Arthur Edwin Kennelly Biography (American electrical engineer)

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Who is Arthur Edwin Kennelly? Information on American electrical engineer Arthur Edwin Kennelly biography, life story, works and inventions.

Arthur Edwin Kennelly (American electrical engineer)

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Arthur Edwin Kennelly; American electrical engineer: b. Bombay, India, Dec. 17, 1861; d. Boston, Mass, June 18, 1939. Educated in English and Continental secondary schools, he served his apprenticeship in his chosen profession, first in England as an electrician with the Eastern Telegraph Company from 1876 to 1887 and then in the United States as principal electrical assistant to Thomas A. Edison until 1894. In the latter year he joined in organizing the firm of Houston and Kennelly, consulting engineers, in Philadelphia, and in 1902 he was appointed professor of electrical engineering at Harvard, a post he held until his retirement in 1930. He was also a senior member of the staff of the Massachusetts Institute of Technology from 1913 to 1924.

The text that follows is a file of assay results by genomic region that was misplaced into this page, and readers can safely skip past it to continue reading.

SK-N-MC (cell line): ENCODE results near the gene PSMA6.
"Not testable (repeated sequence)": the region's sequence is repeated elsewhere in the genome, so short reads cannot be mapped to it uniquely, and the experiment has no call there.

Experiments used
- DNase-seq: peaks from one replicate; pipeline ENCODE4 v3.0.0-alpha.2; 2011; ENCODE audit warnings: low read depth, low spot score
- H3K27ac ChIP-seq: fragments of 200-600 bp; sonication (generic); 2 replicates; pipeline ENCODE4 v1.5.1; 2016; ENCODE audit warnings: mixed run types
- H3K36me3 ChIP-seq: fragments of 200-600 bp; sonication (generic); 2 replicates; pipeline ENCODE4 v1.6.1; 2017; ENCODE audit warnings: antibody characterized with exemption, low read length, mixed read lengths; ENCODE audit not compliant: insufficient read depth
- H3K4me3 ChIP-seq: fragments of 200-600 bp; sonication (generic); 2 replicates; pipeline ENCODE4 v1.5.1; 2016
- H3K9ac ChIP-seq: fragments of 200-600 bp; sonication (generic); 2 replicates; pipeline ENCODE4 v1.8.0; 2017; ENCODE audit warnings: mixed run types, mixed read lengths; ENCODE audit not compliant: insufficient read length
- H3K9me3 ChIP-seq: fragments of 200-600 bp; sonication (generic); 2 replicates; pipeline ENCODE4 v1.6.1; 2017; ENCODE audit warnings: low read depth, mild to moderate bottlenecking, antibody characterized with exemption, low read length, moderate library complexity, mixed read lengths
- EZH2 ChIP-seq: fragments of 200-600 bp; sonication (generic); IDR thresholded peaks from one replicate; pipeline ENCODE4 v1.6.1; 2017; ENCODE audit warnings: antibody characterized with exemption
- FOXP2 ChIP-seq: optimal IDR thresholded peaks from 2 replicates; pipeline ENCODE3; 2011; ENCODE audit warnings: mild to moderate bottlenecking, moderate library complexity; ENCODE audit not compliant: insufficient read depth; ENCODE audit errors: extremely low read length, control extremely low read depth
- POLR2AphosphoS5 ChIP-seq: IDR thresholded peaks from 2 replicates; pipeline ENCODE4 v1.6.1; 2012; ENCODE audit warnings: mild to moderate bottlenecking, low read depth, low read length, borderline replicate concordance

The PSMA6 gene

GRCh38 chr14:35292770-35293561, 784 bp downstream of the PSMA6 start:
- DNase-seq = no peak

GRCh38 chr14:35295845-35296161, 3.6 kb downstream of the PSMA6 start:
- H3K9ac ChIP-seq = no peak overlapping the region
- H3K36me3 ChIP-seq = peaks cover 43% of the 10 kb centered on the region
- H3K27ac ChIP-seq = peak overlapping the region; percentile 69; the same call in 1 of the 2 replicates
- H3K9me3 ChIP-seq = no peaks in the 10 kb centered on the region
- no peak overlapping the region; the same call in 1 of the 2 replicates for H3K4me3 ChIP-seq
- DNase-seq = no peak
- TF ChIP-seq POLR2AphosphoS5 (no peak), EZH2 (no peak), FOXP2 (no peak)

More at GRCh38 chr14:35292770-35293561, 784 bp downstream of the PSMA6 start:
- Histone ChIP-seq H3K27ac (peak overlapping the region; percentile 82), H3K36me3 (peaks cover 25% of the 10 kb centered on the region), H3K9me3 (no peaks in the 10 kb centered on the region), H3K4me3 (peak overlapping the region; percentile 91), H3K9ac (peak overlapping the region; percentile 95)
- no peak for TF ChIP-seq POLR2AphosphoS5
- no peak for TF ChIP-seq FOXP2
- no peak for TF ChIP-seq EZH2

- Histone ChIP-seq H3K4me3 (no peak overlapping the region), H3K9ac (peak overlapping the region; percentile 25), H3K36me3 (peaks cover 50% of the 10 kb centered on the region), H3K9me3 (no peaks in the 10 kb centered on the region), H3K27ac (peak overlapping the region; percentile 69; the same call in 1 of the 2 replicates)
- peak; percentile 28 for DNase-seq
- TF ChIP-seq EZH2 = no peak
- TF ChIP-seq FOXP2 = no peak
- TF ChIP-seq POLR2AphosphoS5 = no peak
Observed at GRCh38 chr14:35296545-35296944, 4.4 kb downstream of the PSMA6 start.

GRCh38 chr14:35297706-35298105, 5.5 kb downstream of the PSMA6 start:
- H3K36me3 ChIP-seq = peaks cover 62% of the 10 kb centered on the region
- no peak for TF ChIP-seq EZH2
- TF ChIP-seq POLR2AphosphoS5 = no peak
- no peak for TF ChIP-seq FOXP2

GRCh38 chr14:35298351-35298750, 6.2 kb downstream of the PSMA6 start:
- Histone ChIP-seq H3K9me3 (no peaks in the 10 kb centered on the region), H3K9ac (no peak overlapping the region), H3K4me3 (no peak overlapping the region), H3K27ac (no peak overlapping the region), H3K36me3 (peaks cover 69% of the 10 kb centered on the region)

Kennelly was the author or coauthor of more than two dozen books and several hundred scientific papers. Some of these reveal most vividly his mathematical genius, while others show his broad grasp of fundamental engineering principles.

Perhaps his most enduring contribution, for which several countries and societies awarded him medals and honors, was the work of his later years in establishing important electrical units and standards which have been adopted internationally. His name is best remembered because of his inspired prediction, made in 1902, that an ionized layer, now known as the Kennelly-Heaviside layer, exists in the upper atmosphere to reflect radio waves around the earth.

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